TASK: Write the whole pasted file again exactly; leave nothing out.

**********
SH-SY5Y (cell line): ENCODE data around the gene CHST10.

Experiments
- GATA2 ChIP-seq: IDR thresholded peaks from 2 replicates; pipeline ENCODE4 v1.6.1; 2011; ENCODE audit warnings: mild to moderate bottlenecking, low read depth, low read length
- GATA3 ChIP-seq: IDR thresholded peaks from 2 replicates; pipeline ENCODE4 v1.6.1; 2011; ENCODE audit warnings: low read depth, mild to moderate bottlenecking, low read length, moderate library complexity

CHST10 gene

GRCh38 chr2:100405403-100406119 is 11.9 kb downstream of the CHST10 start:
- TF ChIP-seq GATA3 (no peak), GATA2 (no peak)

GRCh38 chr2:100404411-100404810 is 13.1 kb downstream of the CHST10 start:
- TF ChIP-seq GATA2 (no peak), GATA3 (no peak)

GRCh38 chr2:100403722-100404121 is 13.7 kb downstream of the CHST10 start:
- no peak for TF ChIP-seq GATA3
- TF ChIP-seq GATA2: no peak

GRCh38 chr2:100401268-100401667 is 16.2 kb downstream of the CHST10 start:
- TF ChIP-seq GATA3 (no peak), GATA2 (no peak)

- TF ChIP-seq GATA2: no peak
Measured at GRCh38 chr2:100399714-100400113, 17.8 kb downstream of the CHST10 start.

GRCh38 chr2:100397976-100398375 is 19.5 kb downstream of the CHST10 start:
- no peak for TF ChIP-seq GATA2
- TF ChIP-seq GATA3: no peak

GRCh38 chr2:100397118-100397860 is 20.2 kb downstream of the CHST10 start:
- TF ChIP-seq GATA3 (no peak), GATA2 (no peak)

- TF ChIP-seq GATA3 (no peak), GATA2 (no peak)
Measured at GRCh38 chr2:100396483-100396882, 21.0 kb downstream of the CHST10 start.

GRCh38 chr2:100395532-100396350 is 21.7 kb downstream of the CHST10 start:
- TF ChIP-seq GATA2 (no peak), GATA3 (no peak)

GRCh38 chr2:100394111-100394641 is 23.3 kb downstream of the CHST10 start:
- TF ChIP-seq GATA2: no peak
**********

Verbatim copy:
SH-SY5Y (cell line): ENCODE data around the gene CHST10.

Experiments
- GATA2 ChIP-seq: IDR thresholded peaks from 2 replicates; pipeline ENCODE4 v1.6.1; 2011; ENCODE audit warnings: mild to moderate bottlenecking, low read depth, low read length
- GATA3 ChIP-seq: IDR thresholded peaks from 2 replicates; pipeline ENCODE4 v1.6.1; 2011; ENCODE audit warnings: low read depth, mild to moderate bottlenecking, low read length, moderate library complexity

CHST10 gene

GRCh38 chr2:100405403-100406119 is 11.9 kb downstream of the CHST10 start:
- TF ChIP-seq GATA3 (no peak), GATA2 (no peak)

GRCh38 chr2:100404411-100404810 is 13.1 kb downstream of the CHST10 start:
- TF ChIP-seq GATA2 (no peak), GATA3 (no peak)

GRCh38 chr2:100403722-100404121 is 13.7 kb downstream of the CHST10 start:
- no peak for TF ChIP-seq GATA3
- TF ChIP-seq GATA2: no peak

GRCh38 chr2:100401268-100401667 is 16.2 kb downstream of the CHST10 start:
- TF ChIP-seq GATA3 (no peak), GATA2 (no peak)

- TF ChIP-seq GATA2: no peak
Measured at GRCh38 chr2:100399714-100400113, 17.8 kb downstream of the CHST10 start.

GRCh38 chr2:100397976-100398375 is 19.5 kb downstream of the CHST10 start:
- no peak for TF ChIP-seq GATA2
- TF ChIP-seq GATA3: no peak

GRCh38 chr2:100397118-100397860 is 20.2 kb downstream of the CHST10 start:
- TF ChIP-seq GATA3 (no peak), GATA2 (no peak)

- TF ChIP-seq GATA3 (no peak), GATA2 (no peak)
Measured at GRCh38 chr2:100396483-100396882, 21.0 kb downstream of the CHST10 start.

GRCh38 chr2:100395532-100396350 is 21.7 kb downstream of the CHST10 start:
- TF ChIP-seq GATA2 (no peak), GATA3 (no peak)

GRCh38 chr2:100394111-100394641 is 23.3 kb downstream of the CHST10 start:
- TF ChIP-seq GATA2: no peak